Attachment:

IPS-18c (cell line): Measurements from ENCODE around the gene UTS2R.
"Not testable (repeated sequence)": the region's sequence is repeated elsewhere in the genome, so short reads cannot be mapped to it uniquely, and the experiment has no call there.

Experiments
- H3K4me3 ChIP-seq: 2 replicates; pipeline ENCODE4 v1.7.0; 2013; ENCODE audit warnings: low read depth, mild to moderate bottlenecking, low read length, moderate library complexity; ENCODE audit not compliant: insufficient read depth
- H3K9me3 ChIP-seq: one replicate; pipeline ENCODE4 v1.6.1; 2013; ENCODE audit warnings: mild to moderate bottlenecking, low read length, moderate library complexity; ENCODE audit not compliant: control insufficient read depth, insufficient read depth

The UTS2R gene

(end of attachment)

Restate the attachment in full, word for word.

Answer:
IPS-18c (cell line): Measurements from ENCODE around the gene UTS2R.
"Not testable (repeated sequence)": the region's sequence is repeated elsewhere in the genome, so short reads cannot be mapped to it uniquely, and the experiment has no call there.

Experiments
- H3K4me3 ChIP-seq: 2 replicates; pipeline ENCODE4 v1.7.0; 2013; ENCODE audit warnings: low read depth, mild to moderate bottlenecking, low read length, moderate library complexity; ENCODE audit not compliant: insufficient read depth
- H3K9me3 ChIP-seq: one replicate; pipeline ENCODE4 v1.6.1; 2013; ENCODE audit warnings: mild to moderate bottlenecking, low read length, moderate library complexity; ENCODE audit not compliant: control insufficient read depth, insufficient read depth

The UTS2R gene